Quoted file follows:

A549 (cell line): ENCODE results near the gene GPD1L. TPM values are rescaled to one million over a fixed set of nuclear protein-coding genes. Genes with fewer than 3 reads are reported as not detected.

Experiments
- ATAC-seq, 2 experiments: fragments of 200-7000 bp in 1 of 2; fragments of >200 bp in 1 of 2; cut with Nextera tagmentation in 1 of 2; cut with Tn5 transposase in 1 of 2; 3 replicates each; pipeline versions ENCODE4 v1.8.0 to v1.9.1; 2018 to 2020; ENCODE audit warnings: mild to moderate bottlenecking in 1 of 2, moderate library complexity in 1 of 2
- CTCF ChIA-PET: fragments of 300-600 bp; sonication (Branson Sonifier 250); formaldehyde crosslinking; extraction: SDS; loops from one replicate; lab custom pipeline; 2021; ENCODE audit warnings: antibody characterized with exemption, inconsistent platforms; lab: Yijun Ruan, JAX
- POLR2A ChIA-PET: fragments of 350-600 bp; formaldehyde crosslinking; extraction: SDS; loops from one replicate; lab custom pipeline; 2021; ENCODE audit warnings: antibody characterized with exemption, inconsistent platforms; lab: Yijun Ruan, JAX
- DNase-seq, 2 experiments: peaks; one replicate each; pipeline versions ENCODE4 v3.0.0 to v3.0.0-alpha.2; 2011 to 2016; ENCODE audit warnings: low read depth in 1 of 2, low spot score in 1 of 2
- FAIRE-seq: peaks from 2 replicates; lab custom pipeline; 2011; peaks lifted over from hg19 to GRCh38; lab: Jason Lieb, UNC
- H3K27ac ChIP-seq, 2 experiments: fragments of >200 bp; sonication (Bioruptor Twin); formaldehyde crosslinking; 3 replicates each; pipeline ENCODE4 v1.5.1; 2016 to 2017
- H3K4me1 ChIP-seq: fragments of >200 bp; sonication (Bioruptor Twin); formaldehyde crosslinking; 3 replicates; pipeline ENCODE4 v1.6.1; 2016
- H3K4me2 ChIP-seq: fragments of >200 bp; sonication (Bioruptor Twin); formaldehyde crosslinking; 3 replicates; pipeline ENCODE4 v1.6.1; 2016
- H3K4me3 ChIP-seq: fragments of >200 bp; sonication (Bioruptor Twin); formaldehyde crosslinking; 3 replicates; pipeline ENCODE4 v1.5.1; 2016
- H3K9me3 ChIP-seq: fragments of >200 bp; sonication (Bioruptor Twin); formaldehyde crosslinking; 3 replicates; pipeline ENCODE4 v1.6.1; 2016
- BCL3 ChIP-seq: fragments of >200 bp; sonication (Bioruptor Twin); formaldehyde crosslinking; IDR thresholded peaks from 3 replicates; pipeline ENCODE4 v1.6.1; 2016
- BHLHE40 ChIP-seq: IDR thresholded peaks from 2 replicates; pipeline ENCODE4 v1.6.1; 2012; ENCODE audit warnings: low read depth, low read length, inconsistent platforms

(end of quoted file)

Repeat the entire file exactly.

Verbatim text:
A549 (cell line): ENCODE results near the gene GPD1L. TPM values are rescaled to one million over a fixed set of nuclear protein-coding genes. Genes with fewer than 3 reads are reported as not detected.

Experiments
- ATAC-seq, 2 experiments: fragments of 200-7000 bp in 1 of 2; fragments of >200 bp in 1 of 2; cut with Nextera tagmentation in 1 of 2; cut with Tn5 transposase in 1 of 2; 3 replicates each; pipeline versions ENCODE4 v1.8.0 to v1.9.1; 2018 to 2020; ENCODE audit warnings: mild to moderate bottlenecking in 1 of 2, moderate library complexity in 1 of 2
- CTCF ChIA-PET: fragments of 300-600 bp; sonication (Branson Sonifier 250); formaldehyde crosslinking; extraction: SDS; loops from one replicate; lab custom pipeline; 2021; ENCODE audit warnings: antibody characterized with exemption, inconsistent platforms; lab: Yijun Ruan, JAX
- POLR2A ChIA-PET: fragments of 350-600 bp; formaldehyde crosslinking; extraction: SDS; loops from one replicate; lab custom pipeline; 2021; ENCODE audit warnings: antibody characterized with exemption, inconsistent platforms; lab: Yijun Ruan, JAX
- DNase-seq, 2 experiments: peaks; one replicate each; pipeline versions ENCODE4 v3.0.0 to v3.0.0-alpha.2; 2011 to 2016; ENCODE audit warnings: low read depth in 1 of 2, low spot score in 1 of 2
- FAIRE-seq: peaks from 2 replicates; lab custom pipeline; 2011; peaks lifted over from hg19 to GRCh38; lab: Jason Lieb, UNC
- H3K27ac ChIP-seq, 2 experiments: fragments of >200 bp; sonication (Bioruptor Twin); formaldehyde crosslinking; 3 replicates each; pipeline ENCODE4 v1.5.1; 2016 to 2017
- H3K4me1 ChIP-seq: fragments of >200 bp; sonication (Bioruptor Twin); formaldehyde crosslinking; 3 replicates; pipeline ENCODE4 v1.6.1; 2016
- H3K4me2 ChIP-seq: fragments of >200 bp; sonication (Bioruptor Twin); formaldehyde crosslinking; 3 replicates; pipeline ENCODE4 v1.6.1; 2016
- H3K4me3 ChIP-seq: fragments of >200 bp; sonication (Bioruptor Twin); formaldehyde crosslinking; 3 replicates; pipeline ENCODE4 v1.5.1; 2016
- H3K9me3 ChIP-seq: fragments of >200 bp; sonication (Bioruptor Twin); formaldehyde crosslinking; 3 replicates; pipeline ENCODE4 v1.6.1; 2016
- BCL3 ChIP-seq: fragments of >200 bp; sonication (Bioruptor Twin); formaldehyde crosslinking; IDR thresholded peaks from 3 replicates; pipeline ENCODE4 v1.6.1; 2016
- BHLHE40 ChIP-seq: IDR thresholded peaks from 2 replicates; pipeline ENCODE4 v1.6.1; 2012; ENCODE audit warnings: low read depth, low read length, inconsistent platforms